Watch Robinson Cano Take Advantage of Shift and Bunt for Easy Double

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Watch Robinson Cano Take Advantage of Shift and Bunt for Easy Double
Bob DeChiara-USA TODAY Sports

Robinson Cano perennially ranks among MLB's leaders in doubles every year, so it's no surprise he found a creative way to get another one on Friday night.

With the Boston Red Sox infield shifted to the right side during the first inning, Cano laid this unconventional bunt down the third-base line (courtesy of MLB.com):

Pete Abraham of The Boston Globe tweets that Boston might've secretly been satisfied with the result:

Since 2009, the New York Yankees second baseman has nearly 29 home runs per season. Although Red Sox starter John Lackey was facing him with the bases empty, the team recognized that Cano could single-handedly turn a scoreless game into a 1-0 deficit.

The Red Sox wisely deterred him from taking a full swing by employing a shift and leaving shortstop Stephen Drew alone on the left side (h/t CBS Sports):

Cano often sees extreme shifts but seldom decides to outsmart his opponent.

Doing so in this situation could be interpreted as an act of selflessness, as he passed up the opportunity to put the Yankees ahead in order to get on base in front of Alfonso Soriano. Cano probably trusted Soriano to deliver considering the 37-year-old's second-half hot streak. Entering that game, he had driven in 47 runs in 45 games since accepting a trade to New York.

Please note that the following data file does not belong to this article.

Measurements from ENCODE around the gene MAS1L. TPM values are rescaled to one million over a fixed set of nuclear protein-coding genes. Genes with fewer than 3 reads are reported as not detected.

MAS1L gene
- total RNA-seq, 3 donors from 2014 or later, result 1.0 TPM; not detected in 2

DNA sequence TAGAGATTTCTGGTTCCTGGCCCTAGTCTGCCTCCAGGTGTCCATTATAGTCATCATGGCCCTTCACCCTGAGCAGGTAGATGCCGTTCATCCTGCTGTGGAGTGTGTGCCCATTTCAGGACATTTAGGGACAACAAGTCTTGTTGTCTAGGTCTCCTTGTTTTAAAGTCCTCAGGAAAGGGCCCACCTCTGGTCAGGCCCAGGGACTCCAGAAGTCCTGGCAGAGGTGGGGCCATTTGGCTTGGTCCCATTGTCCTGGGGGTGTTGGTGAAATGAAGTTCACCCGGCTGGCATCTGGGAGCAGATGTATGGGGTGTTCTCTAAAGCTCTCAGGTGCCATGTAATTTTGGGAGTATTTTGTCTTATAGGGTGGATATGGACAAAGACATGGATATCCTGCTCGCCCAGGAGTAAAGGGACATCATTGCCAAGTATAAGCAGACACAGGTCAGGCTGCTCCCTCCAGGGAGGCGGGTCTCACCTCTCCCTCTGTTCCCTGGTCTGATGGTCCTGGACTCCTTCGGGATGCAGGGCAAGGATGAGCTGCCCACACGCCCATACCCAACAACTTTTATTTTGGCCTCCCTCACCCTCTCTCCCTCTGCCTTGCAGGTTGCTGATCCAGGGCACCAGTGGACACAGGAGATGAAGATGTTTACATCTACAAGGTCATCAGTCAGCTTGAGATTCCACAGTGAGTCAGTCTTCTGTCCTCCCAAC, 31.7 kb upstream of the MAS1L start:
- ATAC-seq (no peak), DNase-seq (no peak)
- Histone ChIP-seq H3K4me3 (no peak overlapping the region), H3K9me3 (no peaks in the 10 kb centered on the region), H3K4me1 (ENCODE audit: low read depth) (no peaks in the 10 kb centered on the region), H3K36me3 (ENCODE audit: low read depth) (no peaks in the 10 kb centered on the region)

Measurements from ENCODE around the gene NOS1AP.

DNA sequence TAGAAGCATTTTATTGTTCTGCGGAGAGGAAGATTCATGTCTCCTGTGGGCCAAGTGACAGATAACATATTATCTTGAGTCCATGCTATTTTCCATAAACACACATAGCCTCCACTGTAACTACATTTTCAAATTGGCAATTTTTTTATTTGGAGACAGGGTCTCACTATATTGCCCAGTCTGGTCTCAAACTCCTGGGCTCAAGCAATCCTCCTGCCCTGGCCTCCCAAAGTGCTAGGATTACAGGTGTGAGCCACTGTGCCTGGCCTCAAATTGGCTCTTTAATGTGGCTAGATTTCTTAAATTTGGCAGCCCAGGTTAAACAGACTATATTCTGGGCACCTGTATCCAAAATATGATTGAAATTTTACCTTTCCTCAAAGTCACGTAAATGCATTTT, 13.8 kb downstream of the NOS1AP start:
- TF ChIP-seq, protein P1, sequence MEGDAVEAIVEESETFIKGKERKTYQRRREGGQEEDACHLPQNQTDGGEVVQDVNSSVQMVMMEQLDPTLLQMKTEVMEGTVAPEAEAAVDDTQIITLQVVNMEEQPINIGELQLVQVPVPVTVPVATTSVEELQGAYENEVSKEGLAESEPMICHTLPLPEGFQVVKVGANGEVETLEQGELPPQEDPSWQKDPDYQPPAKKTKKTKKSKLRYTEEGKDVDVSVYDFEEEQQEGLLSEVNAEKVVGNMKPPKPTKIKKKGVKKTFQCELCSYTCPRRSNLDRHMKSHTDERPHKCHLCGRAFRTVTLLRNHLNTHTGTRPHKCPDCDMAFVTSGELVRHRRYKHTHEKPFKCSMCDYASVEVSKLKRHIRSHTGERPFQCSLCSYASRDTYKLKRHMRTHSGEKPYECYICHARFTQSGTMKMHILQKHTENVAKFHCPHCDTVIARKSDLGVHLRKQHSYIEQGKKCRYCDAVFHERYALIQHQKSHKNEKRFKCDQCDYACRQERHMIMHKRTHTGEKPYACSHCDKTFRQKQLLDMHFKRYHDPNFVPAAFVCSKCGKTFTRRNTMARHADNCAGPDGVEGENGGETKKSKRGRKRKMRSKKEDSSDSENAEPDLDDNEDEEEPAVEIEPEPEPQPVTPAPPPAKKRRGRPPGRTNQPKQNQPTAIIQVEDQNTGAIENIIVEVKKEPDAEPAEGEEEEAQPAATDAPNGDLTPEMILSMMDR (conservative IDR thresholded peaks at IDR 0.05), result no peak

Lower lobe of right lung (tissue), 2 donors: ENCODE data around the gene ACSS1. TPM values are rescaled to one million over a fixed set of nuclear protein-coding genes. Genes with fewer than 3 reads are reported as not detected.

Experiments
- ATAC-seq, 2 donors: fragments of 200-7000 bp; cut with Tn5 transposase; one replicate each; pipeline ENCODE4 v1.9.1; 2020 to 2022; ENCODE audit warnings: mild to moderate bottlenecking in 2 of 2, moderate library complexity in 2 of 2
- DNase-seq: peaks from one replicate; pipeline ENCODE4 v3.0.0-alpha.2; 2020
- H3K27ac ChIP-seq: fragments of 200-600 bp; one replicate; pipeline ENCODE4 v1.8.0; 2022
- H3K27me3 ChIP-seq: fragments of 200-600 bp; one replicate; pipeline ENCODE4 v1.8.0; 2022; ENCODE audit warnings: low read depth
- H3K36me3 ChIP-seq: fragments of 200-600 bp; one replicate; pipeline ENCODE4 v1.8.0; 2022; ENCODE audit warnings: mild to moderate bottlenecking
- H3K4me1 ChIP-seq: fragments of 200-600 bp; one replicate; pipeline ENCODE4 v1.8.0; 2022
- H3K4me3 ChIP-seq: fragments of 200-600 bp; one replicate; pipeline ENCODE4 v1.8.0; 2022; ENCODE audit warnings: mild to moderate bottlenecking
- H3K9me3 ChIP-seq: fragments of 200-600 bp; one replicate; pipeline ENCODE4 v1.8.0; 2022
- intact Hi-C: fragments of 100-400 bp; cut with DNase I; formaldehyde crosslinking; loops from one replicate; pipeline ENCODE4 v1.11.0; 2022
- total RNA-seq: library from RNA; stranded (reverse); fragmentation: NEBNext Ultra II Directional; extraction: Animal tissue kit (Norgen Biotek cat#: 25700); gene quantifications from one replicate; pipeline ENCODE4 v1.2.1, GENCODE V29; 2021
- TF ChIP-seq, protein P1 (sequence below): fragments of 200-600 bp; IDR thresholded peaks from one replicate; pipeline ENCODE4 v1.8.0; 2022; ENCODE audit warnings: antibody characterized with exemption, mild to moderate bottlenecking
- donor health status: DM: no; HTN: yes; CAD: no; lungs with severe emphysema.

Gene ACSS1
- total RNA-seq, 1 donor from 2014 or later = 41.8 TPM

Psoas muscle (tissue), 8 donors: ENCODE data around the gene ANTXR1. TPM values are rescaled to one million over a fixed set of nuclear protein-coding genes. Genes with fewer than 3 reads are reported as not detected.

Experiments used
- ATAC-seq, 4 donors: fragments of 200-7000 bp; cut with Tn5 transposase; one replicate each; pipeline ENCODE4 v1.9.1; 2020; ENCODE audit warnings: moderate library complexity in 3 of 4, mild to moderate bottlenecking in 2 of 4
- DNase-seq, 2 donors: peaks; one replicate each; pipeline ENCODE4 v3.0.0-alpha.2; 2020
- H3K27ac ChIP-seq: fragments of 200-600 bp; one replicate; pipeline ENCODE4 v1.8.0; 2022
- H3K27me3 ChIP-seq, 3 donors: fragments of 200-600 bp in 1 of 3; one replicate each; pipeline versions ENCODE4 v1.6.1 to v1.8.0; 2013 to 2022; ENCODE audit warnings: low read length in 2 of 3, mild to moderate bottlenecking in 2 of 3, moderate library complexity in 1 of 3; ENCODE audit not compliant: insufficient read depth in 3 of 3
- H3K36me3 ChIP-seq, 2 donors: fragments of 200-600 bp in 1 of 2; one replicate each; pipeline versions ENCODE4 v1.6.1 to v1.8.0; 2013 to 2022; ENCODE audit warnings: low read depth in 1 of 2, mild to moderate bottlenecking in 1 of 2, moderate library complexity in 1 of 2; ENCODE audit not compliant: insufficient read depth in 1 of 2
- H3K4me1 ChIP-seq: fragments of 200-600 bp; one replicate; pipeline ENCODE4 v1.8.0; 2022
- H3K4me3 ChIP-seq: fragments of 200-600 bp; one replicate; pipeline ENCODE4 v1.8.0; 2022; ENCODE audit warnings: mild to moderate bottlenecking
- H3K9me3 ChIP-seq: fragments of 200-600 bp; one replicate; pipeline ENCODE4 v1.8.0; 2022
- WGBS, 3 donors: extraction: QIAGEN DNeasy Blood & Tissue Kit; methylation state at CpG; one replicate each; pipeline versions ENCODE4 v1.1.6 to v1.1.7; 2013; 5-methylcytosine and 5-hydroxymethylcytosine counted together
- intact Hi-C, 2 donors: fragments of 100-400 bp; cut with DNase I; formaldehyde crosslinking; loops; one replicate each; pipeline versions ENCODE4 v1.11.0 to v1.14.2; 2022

Then again, perhaps Cano actually had the most selfish of intentions, attempting the bunt to impress the media outlets and generate nationwide reaction. If that was the case, mission accomplished.

Regardless, most of the Twitterverse was impressed:

Patrick Smith/Getty Images
You'd expect this kind of play from Jeter, but Cano?!

The biggest takeaway might be the fact that the superstar hustled for this two-bagger. The YES Network's Michael Kay—and countless others—have blasted Cano for jogging out of the batter's box rather than emulating Derek Jeter's run-like-your-hair-is-on-fire style. This perceived "laziness" occasionally prevents him from reaching base on grounders or stretching singles into doubles.

Do you agree with Robinson Cano bunting in that situation (tie game, nobody on, two outs)?

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Could he have been conserving his energy all year for the urgency of the September playoff race? Prior to first pitch, the Yankees were a game behind the Tampa Bay Rays for the American League's second wild-card spot and a mile behind Boston for the AL East lead.

Cano's bunt ultimately didn't result in a run, but his team will need to continue thinking outside the box to rally for a postseason berth.

 

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